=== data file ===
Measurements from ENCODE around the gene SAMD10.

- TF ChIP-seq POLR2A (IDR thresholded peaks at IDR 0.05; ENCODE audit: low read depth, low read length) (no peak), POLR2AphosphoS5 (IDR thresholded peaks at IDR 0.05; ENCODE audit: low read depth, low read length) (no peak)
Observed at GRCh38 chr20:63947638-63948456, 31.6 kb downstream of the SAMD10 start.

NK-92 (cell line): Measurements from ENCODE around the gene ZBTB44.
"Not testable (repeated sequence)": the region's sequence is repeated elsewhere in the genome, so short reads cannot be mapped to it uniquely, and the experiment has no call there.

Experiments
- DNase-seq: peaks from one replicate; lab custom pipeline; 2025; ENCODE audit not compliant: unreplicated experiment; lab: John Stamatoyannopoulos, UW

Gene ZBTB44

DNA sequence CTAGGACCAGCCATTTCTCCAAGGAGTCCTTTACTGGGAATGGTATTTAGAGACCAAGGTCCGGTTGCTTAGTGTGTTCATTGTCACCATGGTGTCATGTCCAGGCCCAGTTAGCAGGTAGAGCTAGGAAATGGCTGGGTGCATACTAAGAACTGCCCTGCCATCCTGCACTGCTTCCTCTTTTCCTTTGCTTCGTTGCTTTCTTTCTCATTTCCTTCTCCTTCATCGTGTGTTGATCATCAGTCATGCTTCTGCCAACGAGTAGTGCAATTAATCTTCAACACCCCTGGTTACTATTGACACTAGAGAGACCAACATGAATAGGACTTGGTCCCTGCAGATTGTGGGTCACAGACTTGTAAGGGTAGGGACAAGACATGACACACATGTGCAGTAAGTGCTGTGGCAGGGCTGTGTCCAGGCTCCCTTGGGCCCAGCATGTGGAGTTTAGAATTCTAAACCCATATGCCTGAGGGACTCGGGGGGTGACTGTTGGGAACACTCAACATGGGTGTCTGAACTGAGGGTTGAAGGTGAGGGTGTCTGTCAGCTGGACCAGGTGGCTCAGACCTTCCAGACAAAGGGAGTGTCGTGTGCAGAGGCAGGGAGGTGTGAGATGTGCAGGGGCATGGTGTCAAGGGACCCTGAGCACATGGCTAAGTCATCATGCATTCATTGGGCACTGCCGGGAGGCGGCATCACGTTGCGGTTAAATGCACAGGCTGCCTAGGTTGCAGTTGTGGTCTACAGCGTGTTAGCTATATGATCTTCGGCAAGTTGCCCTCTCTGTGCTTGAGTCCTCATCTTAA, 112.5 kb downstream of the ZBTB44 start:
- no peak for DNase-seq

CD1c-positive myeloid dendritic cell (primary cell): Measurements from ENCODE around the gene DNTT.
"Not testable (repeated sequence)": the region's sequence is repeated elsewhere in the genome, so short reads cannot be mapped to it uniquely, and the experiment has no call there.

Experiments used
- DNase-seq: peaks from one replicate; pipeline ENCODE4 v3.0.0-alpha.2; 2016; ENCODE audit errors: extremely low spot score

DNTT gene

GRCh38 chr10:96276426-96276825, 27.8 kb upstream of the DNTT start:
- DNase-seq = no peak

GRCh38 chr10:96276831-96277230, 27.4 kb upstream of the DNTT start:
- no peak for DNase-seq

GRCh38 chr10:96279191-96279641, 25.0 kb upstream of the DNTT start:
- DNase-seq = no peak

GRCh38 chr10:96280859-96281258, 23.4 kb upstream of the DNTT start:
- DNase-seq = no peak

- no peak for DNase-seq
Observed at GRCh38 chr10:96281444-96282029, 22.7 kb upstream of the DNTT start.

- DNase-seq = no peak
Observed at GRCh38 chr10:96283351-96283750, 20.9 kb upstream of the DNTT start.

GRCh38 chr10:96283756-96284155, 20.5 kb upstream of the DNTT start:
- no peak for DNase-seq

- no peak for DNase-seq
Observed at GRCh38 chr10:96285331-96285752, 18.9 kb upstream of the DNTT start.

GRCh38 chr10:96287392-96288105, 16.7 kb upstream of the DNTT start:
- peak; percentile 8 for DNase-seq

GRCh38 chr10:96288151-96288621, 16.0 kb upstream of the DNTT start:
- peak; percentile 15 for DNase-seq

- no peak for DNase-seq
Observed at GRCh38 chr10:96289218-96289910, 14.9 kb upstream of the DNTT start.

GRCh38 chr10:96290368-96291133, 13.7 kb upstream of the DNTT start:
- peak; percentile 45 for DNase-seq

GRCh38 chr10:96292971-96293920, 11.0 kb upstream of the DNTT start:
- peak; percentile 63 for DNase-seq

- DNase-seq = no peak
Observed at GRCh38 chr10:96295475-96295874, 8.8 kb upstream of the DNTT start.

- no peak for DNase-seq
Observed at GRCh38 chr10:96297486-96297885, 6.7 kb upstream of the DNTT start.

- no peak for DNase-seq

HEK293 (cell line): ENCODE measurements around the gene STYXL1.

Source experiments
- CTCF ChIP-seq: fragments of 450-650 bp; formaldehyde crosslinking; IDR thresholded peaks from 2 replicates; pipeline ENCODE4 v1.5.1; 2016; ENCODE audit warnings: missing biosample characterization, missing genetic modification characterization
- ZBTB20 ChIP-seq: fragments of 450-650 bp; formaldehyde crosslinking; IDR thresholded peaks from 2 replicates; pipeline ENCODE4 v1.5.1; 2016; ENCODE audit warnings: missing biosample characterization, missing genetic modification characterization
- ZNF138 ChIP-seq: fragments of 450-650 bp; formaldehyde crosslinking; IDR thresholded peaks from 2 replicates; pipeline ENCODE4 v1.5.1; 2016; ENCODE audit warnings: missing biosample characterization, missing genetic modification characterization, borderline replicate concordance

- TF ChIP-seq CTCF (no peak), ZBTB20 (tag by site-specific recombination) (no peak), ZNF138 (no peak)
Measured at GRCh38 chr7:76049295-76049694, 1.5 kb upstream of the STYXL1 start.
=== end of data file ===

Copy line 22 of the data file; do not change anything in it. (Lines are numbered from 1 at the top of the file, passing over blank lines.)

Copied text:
GRCh38 chr10:96280859-96281258, 23.4 kb upstream of the DNTT start: